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Developer: Kabam
Price: FREE
Version: 4.0
App Reviewed on: iPhone 3GS

Graphics / Sound Rating: ★★★★☆
Gameplay Rating: ★★★★☆
Playtime Rating: ★★★★½
Replay Value Rating: ★★★★☆

Overall Rating: ★★★★☆

Build, upgrade, research, train, attack, defend. These are all aspects that many iOS gamers are familiar with. Plenty of multiplayer freemium games utilize these core ideas, so it’s only natural. Kingdoms of Camelot: Battle for the North is certainly no exception, but the way it handles these concepts makes it feel unique. And it’s much more involving than I’d expected.

It shouldn’t be too much of a surprise to learn that players are supposed to work on maintaining, expanding, and defending their own kingdom. Everyone starts off with a castle and a few key structures, with a brief tutorial going over the basics of construction, upgrading, training, and so on. Once the official learning is over there’s still an ever-present list of suggested projects that give players a bit of guidance if they need it and provides some resources for jobs well done. A special 7 day grace period is given to new lords and ladies in order to shield them from other players’ attacks, but should they desire to dive right in they can bypass this protection once they’ve upgraded their castle to a certain point.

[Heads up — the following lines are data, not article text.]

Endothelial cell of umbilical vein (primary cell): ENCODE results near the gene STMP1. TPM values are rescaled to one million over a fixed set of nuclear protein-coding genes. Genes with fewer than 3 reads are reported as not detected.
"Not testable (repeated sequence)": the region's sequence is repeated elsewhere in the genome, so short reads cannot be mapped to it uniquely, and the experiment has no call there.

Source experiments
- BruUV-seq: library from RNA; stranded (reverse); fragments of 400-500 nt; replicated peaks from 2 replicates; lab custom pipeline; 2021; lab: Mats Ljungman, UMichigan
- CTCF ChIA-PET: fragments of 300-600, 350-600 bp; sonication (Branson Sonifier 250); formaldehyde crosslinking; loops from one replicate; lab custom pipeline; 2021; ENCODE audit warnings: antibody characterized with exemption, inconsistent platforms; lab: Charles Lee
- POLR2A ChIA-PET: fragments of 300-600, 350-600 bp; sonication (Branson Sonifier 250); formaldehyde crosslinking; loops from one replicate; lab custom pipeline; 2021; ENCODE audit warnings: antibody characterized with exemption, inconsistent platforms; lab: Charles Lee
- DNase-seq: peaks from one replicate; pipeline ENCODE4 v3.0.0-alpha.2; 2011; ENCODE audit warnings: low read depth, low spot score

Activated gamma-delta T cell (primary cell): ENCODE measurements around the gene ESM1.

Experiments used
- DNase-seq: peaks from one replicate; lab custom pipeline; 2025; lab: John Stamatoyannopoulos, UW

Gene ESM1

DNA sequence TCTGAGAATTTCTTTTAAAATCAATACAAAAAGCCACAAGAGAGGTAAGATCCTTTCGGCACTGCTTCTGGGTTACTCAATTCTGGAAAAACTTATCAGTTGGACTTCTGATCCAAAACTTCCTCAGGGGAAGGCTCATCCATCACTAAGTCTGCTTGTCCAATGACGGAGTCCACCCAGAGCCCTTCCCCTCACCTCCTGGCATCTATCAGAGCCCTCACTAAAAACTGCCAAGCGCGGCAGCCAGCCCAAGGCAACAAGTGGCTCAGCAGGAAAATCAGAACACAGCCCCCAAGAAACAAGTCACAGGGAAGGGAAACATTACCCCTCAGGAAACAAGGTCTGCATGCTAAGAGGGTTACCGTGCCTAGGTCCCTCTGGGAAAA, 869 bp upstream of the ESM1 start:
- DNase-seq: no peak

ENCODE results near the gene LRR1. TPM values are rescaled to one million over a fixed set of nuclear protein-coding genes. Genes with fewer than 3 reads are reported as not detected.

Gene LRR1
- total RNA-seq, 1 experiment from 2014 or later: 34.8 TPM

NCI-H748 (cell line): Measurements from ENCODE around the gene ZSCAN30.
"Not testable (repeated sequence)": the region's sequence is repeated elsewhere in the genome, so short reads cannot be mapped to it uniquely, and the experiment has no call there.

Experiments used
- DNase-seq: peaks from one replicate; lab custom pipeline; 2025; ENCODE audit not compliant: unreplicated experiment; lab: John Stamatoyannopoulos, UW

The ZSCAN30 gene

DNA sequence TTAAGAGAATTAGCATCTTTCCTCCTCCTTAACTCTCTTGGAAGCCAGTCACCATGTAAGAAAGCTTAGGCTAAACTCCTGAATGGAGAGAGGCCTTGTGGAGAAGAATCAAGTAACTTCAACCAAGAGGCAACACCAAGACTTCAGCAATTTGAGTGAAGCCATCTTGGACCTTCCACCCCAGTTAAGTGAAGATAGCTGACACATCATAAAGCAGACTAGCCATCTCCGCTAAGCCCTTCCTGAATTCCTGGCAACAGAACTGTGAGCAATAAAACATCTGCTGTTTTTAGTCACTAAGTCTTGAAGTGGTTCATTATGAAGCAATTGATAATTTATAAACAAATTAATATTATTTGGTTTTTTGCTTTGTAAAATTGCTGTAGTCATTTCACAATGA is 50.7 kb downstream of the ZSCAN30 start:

One of the biggest problems a game such as this can have is a lack of guidance. Kingdoms of Camelot does not have such an issue. Everything is explained and indicated, making short and long-term goals alike easier to attain. For example; if I want to upgrade my barracks but can’t, I can tap on it and check out a handy list that explains exactly what I’m missing. But as unexpectedly user-friendly as everything is, it’s the pacing that really kept me invested. Players can only build/upgrade one structure and research one thing at a time, but they can research and build simultaneously. Training can also be done in addition to building and researching, and all manner of units and defenses can be queued up to save time and effort. And while all of this is going on it’s also possible to scout and attack neighboring territories or even join the chat channel and talk shop with other players.

Aside from the lag, I’ve got no complaints about Kingdoms of Camelot. Seeing as it’s not exactly action-packed the somewhat constant chugging and noticeable music skips aren’t all that profound, but it all does get rather irritating. Especially considering that there’s very little animation to bog things down, save the one for building construction and the little bars that display the remaining time for each task in progress.

A little chugging here and there doesn’t keep Kingdoms of Camelot: Battle for the North from being an excellent freemium strategy game. It looks good, it’s accessible but still complex and intricate, and there’s almost always something to do. Even if that wall upgrade still has a few hours left.

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